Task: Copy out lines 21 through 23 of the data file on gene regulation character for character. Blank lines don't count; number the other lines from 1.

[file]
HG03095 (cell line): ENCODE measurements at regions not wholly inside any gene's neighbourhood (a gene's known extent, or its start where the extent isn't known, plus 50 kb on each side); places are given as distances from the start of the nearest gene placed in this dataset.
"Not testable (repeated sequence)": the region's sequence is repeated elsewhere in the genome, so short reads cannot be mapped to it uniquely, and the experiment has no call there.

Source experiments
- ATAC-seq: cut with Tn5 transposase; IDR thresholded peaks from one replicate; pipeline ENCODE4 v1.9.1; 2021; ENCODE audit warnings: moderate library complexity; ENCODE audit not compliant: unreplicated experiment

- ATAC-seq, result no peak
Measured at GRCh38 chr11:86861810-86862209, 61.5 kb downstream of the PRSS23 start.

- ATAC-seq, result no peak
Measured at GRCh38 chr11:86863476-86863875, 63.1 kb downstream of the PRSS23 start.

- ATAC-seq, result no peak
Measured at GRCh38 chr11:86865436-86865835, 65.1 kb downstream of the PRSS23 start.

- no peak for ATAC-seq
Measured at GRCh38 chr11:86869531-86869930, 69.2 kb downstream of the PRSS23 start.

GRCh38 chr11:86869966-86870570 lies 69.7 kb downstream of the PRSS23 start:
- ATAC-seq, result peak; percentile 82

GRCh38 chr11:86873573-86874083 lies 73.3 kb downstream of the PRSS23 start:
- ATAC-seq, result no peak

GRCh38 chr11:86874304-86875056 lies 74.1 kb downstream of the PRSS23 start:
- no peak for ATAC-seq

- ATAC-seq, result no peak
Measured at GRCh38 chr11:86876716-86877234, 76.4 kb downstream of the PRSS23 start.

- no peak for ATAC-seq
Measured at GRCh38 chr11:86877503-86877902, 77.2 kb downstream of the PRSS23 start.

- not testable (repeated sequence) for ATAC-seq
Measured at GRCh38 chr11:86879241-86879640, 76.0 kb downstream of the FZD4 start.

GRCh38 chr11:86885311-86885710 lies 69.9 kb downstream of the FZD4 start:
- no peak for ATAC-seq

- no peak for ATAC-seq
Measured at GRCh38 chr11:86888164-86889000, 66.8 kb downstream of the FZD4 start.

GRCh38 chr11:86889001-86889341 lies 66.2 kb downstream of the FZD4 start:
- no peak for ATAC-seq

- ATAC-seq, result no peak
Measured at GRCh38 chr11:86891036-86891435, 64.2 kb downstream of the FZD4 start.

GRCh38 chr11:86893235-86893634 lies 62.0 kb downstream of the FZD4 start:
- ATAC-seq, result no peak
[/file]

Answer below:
- no peak for ATAC-seq
Measured at GRCh38 chr11:86877503-86877902, 77.2 kb downstream of the PRSS23 start.

- not testable (repeated sequence) for ATAC-seq